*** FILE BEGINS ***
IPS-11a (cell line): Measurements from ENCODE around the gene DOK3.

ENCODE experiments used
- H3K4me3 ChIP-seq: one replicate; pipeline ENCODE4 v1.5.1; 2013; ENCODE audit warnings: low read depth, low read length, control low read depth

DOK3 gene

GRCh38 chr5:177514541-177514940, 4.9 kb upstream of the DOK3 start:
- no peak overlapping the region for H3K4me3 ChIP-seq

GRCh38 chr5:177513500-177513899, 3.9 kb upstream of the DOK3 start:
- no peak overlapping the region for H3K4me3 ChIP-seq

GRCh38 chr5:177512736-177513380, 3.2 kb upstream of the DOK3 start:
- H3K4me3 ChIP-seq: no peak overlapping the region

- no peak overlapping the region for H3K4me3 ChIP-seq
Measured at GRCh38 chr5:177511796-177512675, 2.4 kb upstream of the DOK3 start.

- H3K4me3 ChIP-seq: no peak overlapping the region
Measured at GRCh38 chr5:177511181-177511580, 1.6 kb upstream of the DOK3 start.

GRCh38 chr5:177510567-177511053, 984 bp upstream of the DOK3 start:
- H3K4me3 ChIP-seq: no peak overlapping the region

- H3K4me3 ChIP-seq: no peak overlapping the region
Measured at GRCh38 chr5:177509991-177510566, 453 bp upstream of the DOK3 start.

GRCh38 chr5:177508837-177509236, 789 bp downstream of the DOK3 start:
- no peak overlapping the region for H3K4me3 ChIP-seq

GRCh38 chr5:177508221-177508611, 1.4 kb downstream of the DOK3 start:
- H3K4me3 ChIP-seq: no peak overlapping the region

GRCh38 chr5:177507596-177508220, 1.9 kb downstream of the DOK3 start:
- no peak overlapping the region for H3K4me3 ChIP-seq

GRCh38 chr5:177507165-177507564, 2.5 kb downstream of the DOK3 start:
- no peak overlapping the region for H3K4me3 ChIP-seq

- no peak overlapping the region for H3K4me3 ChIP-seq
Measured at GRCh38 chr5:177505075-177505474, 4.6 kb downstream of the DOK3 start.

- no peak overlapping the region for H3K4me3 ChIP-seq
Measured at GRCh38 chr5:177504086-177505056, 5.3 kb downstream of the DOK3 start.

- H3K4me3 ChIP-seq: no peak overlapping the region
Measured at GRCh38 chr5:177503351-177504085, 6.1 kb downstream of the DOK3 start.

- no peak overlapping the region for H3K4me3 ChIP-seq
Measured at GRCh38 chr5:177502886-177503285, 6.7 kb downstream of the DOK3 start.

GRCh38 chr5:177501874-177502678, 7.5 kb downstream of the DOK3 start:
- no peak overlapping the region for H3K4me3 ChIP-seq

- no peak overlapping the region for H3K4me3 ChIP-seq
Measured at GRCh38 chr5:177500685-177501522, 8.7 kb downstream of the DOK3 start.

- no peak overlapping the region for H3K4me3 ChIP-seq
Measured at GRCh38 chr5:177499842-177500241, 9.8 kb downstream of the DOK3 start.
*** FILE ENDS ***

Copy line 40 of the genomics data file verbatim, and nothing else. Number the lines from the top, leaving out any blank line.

Measured at GRCh38 chr5:177499842-177500241, 9.8 kb downstream of the DOK3 start.